At 22 years old, Tusayiwe Mkhondya is a beacon of hope for orphaned and abandoned children in Mzuzu.
She is one of thousands of teenagers in Malawi who fell pregnant while still under aged.
Tusayiwe gave birth to her child at the age of 16. And at 20, she founded a non-profit organisation that supports young mothers, provides early childhood development services, special education and educational support to orphans and street children.
The predicament she faced during her pregnancy instilled in her the desire to start an organisation called You Are Not Alone (Yana).
Yana is a youth led baby organisation born in 2020 to a mother organisation called Empowering Young Mothers which was founded in 2017.
She said: “I started the Empowering Young Mothers organisation because I got pregnant when I was very young. During the period of being a mother, I discovered that many young mothers fail to progress because of the many challenges they meet.”
Tusayiwe gave birth to a son with special needs who she said was constantly abused by his teachers at school.
Upon discovering this, she decided to open a special needs school at home to cater for other children like him.
She said: “I opened my first school at home, in the boy’s quarters that used to house our chickens. There were many reasons I decided to open a special needs school, the main one being that I found out my son was abused at the pre-school he was attending.”
“At the time, my son couldn’t talk so there was no way of him telling me what was happening to him. However, one day I went by his school and found a teacher beating him badly. I was extremely hurt and afraid to send him back, so I decided to fix the boys quarters at home and form a school.”
Tusayiwe’s preschool started with 10 children. Since then, the school and orphanage she opened under Yana has grown tremendously.
Since the organisation’s formation, they have sent back to school hundreds of children in their catchment area of Dunduzu.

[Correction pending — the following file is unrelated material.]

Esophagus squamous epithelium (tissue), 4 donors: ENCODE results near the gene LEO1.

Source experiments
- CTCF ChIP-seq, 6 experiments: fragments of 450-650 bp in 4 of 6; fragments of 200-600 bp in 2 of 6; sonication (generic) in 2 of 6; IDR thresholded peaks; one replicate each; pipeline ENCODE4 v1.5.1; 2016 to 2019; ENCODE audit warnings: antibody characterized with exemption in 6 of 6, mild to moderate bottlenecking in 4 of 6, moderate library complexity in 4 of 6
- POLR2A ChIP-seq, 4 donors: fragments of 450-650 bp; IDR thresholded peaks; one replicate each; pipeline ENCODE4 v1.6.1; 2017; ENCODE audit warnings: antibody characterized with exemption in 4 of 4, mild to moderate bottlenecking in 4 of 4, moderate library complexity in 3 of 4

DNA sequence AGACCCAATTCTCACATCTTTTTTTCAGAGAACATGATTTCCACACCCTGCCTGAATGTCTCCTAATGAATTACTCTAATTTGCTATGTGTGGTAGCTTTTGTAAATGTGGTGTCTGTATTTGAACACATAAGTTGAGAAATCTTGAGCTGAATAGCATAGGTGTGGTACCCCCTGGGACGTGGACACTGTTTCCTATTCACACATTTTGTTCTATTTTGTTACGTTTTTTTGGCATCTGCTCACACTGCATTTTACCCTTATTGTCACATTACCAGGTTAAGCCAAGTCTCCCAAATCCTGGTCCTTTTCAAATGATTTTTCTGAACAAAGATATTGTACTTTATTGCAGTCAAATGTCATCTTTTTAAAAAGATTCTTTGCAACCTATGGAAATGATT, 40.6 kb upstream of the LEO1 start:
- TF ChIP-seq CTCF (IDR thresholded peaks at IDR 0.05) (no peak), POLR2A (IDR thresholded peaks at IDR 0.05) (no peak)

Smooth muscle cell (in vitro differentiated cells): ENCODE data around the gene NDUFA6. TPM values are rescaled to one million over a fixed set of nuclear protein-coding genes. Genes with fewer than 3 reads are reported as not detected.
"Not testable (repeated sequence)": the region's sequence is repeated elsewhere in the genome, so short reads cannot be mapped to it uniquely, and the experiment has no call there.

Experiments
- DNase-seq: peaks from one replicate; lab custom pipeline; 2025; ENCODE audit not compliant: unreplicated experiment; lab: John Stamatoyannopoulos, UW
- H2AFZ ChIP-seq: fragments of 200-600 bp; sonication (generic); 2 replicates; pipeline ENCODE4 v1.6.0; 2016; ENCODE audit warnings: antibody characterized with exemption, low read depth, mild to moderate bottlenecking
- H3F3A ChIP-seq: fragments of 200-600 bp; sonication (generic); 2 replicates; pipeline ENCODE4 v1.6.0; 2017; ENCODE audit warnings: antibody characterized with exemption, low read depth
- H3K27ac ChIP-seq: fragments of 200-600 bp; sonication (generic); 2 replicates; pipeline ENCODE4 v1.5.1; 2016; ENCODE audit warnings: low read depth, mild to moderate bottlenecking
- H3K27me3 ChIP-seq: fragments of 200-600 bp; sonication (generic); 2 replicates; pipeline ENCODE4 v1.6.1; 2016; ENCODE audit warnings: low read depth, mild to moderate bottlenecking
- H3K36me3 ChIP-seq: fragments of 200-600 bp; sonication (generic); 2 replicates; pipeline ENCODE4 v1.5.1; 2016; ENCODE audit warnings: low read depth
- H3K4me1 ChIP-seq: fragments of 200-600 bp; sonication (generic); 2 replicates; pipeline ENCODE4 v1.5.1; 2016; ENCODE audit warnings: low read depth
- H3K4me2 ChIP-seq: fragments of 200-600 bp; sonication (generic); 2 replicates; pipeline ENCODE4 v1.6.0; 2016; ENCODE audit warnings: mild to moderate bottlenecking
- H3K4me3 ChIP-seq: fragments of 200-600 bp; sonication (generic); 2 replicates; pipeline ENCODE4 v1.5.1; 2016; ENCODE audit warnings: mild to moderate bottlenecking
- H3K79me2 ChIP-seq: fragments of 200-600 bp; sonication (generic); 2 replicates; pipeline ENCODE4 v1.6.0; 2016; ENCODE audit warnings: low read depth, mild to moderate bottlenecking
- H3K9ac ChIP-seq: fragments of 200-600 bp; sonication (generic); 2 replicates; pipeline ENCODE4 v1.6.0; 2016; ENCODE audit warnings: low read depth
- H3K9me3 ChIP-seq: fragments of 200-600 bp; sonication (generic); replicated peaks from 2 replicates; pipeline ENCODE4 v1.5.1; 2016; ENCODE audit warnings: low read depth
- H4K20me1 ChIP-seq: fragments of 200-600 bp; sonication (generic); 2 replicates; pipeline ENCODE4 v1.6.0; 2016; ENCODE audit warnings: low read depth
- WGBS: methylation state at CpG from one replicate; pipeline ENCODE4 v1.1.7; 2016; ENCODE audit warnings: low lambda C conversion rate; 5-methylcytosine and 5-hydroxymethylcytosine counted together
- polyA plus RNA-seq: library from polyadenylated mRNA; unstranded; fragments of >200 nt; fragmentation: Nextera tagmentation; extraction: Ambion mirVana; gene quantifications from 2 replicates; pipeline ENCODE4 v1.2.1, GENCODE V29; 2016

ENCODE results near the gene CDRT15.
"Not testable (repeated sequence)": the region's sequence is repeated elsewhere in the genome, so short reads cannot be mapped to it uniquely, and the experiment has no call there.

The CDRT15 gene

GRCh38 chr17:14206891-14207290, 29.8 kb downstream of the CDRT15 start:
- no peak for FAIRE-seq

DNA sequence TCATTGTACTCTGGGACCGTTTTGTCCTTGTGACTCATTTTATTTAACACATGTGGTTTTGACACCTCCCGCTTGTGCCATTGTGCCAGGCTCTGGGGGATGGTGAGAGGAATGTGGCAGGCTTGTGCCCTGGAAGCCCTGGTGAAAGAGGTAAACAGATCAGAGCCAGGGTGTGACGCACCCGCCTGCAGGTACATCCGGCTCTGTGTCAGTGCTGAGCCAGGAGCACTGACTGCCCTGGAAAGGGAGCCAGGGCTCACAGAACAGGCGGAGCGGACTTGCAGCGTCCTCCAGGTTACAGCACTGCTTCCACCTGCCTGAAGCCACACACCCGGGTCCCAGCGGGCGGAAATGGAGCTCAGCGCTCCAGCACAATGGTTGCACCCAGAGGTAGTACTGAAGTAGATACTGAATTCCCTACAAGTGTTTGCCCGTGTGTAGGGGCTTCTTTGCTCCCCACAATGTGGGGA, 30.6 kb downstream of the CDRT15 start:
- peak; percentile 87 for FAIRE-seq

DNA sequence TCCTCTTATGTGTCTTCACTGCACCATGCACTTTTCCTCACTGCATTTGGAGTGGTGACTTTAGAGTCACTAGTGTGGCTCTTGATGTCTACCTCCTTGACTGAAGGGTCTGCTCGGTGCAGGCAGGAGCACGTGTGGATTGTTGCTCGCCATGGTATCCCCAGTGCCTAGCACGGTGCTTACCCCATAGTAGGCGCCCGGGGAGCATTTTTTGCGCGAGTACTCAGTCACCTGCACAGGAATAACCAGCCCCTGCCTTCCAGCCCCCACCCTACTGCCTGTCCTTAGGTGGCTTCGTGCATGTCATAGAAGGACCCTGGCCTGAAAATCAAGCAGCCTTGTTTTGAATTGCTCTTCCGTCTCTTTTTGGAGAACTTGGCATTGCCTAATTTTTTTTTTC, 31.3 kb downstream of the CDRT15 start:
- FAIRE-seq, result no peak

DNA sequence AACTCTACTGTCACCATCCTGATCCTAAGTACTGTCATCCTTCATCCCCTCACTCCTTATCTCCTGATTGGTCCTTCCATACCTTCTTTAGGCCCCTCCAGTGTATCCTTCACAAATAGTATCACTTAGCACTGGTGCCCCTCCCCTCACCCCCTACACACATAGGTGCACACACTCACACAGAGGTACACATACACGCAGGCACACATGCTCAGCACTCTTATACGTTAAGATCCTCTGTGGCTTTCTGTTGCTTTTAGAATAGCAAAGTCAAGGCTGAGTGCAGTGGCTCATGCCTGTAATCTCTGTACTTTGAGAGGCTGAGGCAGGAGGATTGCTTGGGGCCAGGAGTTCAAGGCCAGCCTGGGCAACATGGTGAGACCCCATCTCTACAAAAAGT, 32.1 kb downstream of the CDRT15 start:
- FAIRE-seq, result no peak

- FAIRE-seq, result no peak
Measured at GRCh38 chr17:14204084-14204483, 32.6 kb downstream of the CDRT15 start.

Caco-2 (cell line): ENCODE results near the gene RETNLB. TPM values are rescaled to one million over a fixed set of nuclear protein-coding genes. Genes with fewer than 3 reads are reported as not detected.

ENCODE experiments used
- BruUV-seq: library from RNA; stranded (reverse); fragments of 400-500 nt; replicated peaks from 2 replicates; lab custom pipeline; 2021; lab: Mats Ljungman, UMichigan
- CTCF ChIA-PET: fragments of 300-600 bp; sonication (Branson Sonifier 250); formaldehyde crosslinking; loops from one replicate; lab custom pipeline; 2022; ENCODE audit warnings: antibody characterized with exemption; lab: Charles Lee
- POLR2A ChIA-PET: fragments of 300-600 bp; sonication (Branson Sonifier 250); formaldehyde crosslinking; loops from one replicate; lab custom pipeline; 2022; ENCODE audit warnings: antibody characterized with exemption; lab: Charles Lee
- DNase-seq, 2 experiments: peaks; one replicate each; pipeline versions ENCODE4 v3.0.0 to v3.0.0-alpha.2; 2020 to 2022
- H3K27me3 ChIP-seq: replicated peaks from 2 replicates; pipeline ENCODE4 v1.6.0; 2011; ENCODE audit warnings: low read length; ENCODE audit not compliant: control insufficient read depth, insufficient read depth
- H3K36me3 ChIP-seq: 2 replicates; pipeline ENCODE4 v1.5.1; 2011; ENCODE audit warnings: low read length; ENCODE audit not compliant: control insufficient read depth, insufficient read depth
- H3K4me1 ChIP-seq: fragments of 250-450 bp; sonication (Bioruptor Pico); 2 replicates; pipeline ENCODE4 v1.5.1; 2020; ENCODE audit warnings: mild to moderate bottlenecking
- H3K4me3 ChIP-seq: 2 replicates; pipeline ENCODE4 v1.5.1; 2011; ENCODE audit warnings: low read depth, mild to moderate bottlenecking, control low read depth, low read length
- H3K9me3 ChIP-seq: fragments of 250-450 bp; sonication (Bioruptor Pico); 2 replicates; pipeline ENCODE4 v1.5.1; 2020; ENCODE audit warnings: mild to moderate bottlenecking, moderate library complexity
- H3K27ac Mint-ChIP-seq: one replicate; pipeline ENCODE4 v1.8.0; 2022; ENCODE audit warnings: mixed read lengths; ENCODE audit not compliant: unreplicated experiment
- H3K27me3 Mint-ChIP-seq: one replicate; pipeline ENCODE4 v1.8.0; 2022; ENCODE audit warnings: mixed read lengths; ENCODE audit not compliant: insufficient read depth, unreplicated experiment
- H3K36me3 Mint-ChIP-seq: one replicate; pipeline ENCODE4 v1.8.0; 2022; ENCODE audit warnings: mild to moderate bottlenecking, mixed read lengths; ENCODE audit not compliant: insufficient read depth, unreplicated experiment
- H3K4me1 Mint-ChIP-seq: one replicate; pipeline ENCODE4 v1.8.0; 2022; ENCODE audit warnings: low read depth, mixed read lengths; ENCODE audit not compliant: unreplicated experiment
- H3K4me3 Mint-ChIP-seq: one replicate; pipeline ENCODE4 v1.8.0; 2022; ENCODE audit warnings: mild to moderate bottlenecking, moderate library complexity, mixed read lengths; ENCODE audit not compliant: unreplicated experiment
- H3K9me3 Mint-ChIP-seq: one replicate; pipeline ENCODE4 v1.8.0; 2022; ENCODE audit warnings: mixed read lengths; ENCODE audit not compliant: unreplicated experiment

It has two preschools consisting of more than 100 children—one junior primary school and an orphanage that houses 25 children.
On top of that, Yana also has support groups for women, young mothers and the elderly.
Through their programmes and groups, they have managed to reach over 300 people in their catchment area.
“Our main aim is to help people who are facing challenges and who feel like they are alone. We believe mental health support is important and we do our best to support and empower people to bring change to our community,” said Tusayiwe.
Through its various programmes such as girls and women empowerment, Yana has provided girls and young mothers with essential knowledge about self-stigma and sexual reproductive health.
Their mental health empowerment programmes are also vital in supporting the community with material, emotional and psychological support.
In addition, Yana has sent young mothers back to school, connected them to mentors to help and motive them.
Tusayiwe has nine workers across her orphanage and schools.
Hernon-governmental organisation (NGO) depends on well-wishers and donations from the public.